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Shree Ajanta Commercial Co. Commemorates 50 Years of ‘Success’

31 January 2022: Celebrating its golden jubilee in the beginning of 2022 Mumbai based Shree Ajanta Commercial Company, is flying high with its 50 years’ success. Established on the auspicious day of 14th January 1972 (Makara Sankranti), the company’s NextGen head Niren Mehta is in a celebratory mood, thanking all his valuable customers, principals, suppliers and well-wishers in the printing industry.

Niren joined the family business in 1995 and has taken forward the legacy of his father late Bhupendra P. Mehta who managed it till 2005. Today the company is witnessing a growth of 12 to 15% CAGR and has emerged strongly as a supplier, mainly because of their strategy to ‘change according to the changing times and evolve,’ and customer-oriented attitudes.

The company has never changed its business location from Princess Street, the heart of old Mumbai. “Since 1972, our business has been run under the same name and from the same place,” says Niren Mehta. Over the years, it kept on adding new products into its portfolio, now catering to screen, offset, textile printing sectors. The company is a leading supplier of a wide range of printing materials and machines, housed in their 800 sq. ft. warehouse, in addition to their retail outlet at Princess Street.

They represent DIC, Huber Group/Colors for UV varnishes, SkyScreen International for their Nittoku Mesh and Ulano chemicals, Cheran for their textile printers and dryers. The company has over 175 regular customers in Mumbai, Goa, Maharashtra and some other parts of India. They are the authorised distributor of J. N. Arora & Co. for their wide range of products, covering Mumbai, the rest of Maharashtra and Goa. The company is currently going in a big way in the supply of pigment testing medium from DIC. Keeping pace with the Digital Age, the company has recently added DTF into their portfolio in addition to OKI transfer printing machine; Siser HTV. They also offer special ink matching services to printers engaged in export jobs.

Talking about the market situation after COVID-19, Niren Mehta says, commercial screen printing has affected a lot whereas industrial, value addition (UV) and textile printing sectors are doing well. As regards their revenue basket, the textile sector is contributing more as there is a wide range of products, right from textile printing machines to HTV and DTF.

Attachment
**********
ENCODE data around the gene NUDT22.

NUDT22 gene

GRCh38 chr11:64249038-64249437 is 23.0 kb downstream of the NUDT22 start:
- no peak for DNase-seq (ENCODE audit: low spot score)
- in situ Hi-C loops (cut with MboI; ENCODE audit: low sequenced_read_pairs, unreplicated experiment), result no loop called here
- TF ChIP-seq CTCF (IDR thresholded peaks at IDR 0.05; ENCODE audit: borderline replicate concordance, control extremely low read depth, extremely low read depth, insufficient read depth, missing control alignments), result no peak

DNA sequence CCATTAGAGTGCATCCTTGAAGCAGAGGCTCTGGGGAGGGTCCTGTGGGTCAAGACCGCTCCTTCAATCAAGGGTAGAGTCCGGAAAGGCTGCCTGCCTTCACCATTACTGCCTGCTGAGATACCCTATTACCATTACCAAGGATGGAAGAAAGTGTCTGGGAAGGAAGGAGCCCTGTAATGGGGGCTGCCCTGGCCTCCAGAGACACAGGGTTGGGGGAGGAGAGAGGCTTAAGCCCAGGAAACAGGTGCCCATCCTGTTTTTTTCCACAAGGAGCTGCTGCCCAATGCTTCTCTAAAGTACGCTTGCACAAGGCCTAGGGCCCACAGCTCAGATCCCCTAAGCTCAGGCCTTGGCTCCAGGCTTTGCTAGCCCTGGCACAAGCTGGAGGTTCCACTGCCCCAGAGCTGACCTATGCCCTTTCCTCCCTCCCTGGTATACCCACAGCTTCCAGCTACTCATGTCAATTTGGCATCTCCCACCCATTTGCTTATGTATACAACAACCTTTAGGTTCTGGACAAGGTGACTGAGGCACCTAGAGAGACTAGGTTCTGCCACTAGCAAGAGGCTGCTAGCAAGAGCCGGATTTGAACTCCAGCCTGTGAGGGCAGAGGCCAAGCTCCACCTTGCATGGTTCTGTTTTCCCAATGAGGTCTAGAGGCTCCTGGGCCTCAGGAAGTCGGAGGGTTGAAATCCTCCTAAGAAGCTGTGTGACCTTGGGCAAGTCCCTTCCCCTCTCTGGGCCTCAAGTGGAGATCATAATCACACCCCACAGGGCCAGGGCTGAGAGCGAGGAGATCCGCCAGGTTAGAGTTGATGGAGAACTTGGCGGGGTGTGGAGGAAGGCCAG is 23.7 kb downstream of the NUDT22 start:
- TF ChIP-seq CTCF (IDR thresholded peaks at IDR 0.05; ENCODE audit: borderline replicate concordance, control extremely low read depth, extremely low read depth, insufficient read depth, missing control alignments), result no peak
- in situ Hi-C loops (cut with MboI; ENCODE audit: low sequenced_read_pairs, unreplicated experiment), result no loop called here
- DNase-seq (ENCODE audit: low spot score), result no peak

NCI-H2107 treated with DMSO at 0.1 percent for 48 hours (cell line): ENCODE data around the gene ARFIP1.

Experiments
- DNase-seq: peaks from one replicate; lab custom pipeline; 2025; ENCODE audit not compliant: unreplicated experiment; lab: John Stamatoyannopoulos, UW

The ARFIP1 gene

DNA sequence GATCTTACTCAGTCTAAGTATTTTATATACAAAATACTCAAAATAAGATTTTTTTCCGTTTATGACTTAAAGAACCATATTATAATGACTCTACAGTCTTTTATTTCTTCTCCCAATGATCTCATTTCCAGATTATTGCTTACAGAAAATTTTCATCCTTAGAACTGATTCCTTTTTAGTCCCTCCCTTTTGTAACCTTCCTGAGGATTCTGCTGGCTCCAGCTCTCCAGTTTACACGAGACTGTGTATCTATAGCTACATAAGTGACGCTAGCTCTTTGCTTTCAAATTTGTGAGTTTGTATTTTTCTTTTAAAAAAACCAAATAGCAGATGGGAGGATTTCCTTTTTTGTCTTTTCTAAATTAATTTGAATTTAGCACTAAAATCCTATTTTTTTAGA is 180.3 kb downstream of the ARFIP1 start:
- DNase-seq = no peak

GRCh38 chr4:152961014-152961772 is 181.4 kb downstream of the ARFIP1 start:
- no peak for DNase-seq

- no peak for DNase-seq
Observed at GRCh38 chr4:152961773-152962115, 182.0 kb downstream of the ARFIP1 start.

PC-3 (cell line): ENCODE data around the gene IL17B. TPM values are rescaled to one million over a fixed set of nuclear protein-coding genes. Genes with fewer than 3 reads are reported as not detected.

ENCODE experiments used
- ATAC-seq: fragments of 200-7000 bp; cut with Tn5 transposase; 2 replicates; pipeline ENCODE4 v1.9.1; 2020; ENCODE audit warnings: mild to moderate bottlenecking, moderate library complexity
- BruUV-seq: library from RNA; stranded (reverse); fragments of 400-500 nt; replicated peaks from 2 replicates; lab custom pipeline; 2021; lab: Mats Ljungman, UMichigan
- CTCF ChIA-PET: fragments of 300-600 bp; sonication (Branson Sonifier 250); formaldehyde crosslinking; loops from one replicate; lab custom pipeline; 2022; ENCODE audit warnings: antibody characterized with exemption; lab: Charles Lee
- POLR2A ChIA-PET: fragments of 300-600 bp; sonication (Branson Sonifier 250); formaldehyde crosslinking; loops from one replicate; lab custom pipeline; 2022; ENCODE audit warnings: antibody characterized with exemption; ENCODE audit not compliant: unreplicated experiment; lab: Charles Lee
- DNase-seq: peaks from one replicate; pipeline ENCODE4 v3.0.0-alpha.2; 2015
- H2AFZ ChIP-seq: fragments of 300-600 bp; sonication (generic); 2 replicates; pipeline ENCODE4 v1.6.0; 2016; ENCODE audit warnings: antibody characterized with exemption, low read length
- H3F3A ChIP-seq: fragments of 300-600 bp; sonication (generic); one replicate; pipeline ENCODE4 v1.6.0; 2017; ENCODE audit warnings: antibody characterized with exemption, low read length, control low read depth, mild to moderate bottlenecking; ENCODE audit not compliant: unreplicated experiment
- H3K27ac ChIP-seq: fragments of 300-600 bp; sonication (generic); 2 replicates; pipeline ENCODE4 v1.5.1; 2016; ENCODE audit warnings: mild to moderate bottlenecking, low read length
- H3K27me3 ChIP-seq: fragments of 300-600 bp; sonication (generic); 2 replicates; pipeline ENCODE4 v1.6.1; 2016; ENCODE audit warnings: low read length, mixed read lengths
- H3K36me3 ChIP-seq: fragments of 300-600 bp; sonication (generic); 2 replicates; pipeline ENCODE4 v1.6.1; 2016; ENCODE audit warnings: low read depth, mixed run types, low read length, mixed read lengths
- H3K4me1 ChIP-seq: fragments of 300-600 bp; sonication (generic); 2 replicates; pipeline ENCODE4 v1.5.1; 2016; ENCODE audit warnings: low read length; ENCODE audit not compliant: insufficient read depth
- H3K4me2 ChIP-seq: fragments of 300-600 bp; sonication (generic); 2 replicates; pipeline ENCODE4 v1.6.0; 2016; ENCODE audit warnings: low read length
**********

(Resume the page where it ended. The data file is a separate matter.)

“In textiles segment, the market is shifting from plastisol inks to Water base. A lot of new garment decoration techniques are also being adopted. One of the major trends that are threatening the very existence of screen printing job workers is that offset presses are now setting up inhouse screen printing units; garment manufacturers are also preferring to have in-house digital and screen printing units, thus bypassing the job workers. So, change is imminent and printers need to evolve according to the changing times, else exit the market. It applies to suppliers like us as well. We cannot stick to only traditional printing materials. We have to have a wide range of products and even if customers ask for a product that we do not have, we have to source and supply them.”

Niren Mehta asserts, “For survival, we have to understand customers’ needs and keep a happy relationship with them and also with our principals. I keep learning about new techniques and products. Our company is surviving only because of one single motto of my father: ‘Honesty, sincerity, service to our customers. Although online buying and selling are taking place, yet customers prefer the personal touch.”
“COVID-19 impact was there initially, but as the essential products sector was allowed to operate, the situation started becoming normal. We stood by our customers; by our principals and they stood by us. I think it is ‘give and take’ that matters during such a difficult situation. As our Prime Minister says, ‘Sabka saat sabka Vikas,’ we have to move ahead together as one industry.”

Niren adds, “Not that all customers are safe to deal with. Some customers pay upfront, some pay after 30 or 60 days and of course, some simply delay payments. We have to manage the whole show of running the business wherein we have to first invest in our good customers and expect return after some period, that includes credit period. During the pandemic, we faced certain losses as customers closed down their business and some simply vanished; such defaults became our ‘bad debt.’ It is a part and parcel of the business.”

He concludes “We are grateful to all our loyal customers across India, principals, mentors, well-wishers and industry friends, because of whom we completed a full 50 years. We are also thankful for our sub-dealers in Mumbai and other places who stood by us.” / 93222 27525

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